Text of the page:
Depending on where you’re going, I recommend saving upwards of $3,000 so that you’re comfortable and not stressed about money.  It’s easy to earn this money back as a portion of your travel will be reimbursed and you’ll be making much more as a travel nurse.

 


Read more:  How Much Money Should You Save Before Becoming a Travel Nurse?


 

6.  Strategize how you want to pack

When you’re a travel nurse, packing can be your best friend or your worst nightmare – I’ve experienced it both ways.  Before I understood travel nursing, I was packing my entire life and taking it with me to each 13-week assignment.  That meant I had heavy winter coats with me in Southern California, a crockpot with me at my fully furnished apartment in Phoenix, and Ugg Boots with me in Austin during the summertime.  When I finally came up with my own packing strategy, travel nursing became much more enjoyable.

While I highly recommend packing less than more, after all – you can purchase anything you want while on assignment, your strategy might look different from someone else’s, and that’s okay!  Packing isn’t a one size fits all type of deal.

 


For more information on this topic, make sure to read How NOT to Pack for Your First Travel Nurse Assignment

 

7.  Ask all of the questions

Because you’re making a huge life change and starting out on a journey that you may know very little about, it’s important to ask all of the questions.  I often find that people feel stupid for asking questions, but in reality it’s those who don’t ask questions and go through life not knowing what is going on that are stupid.  So get comfortable in the uncomfortable and start asking other travel nurses questions, ask your recruiters questions, ask the manger who is interviewing you questions – ask all of the questions.

 

8.  Know that you may not like your first assignment

Another tip I have for new travel nurses is to keep an open mind.  You may not like your first assignment – and that’s okay.  On social media travel nurses can make the traveler life seem like rainbows and butterflies, so when you don’t like your assignment you may feel like something is wrong with you.  The reality is that social media is a highlight reel and highlights of people’s lives are portrayed.  There is not one travel nurse out there who can tell you that he/she has liked everything about every assignment.  So if you don’t like your assignment, you’re not alone and you’re not weird.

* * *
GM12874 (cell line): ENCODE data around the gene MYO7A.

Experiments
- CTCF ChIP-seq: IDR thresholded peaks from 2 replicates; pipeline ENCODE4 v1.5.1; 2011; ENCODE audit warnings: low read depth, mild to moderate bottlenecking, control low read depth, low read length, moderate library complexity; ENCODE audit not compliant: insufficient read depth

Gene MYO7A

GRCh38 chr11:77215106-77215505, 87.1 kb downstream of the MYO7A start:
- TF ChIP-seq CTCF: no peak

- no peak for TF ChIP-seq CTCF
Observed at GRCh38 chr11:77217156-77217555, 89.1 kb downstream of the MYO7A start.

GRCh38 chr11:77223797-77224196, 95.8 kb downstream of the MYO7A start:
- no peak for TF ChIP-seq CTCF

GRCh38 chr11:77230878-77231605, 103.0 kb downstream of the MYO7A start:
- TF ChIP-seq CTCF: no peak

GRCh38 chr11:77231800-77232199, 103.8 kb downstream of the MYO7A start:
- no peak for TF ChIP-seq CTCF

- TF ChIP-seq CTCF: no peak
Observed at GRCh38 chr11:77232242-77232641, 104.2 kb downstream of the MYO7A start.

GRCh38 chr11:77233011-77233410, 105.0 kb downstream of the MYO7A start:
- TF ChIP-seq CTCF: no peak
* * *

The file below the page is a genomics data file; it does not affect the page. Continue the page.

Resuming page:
For more information on this topic, make sure to read I Hate My Travel Nurse Assignment – Now What?

 

9.  Don’t ghost

The travel nurse community is small and for that reason I highly encourage you not to ghost – on the hospital or your recruiter.  While you can leave an assignment without many repercussions, you still need to consider the full magnitude of what ghosting will do to a hospital and your reputation.  While I am not opposed to contracts ending early due to safety reasons, health reasons, etc… make sure to have open communication with your recruiter about these things instead of ghosting.

If you’re ghosting because you don’t like your recruiter, I encourage you to read this post for tips on switching recruiters.

 

10.  Embrace the traveler lifestyle

My main tip for new  travel nurses is to embrace this crazy traveler lifestyle, as it’s a time in your life that you will never, ever get back.  Explore your new city.  Take numerous day trips.  Eat out at all of the restaurants that look good.  This lifestyle may last for 13-weeks or 13-years… don’t take a single second of it for granted.

 


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passportsandpreemies
passportsandpreemies

Kylee is a Neonatal Intensive Care (NICU) nurse passionate about making travel affordable and accessible to nurses. Inspiring nurses to travel both near and far, Kylee began Passports and Preemies in 2017 while volunteering in Skopje, North Macedonia as a way to reach nurses and advocate for the prevention of nurse burnout by traveling. Kylee is the original creator of the “8 Day Vacay” – a vacation geared towards nurses who aim to take advantage of the potentially 8 days off between work weeks with no need to use PTO.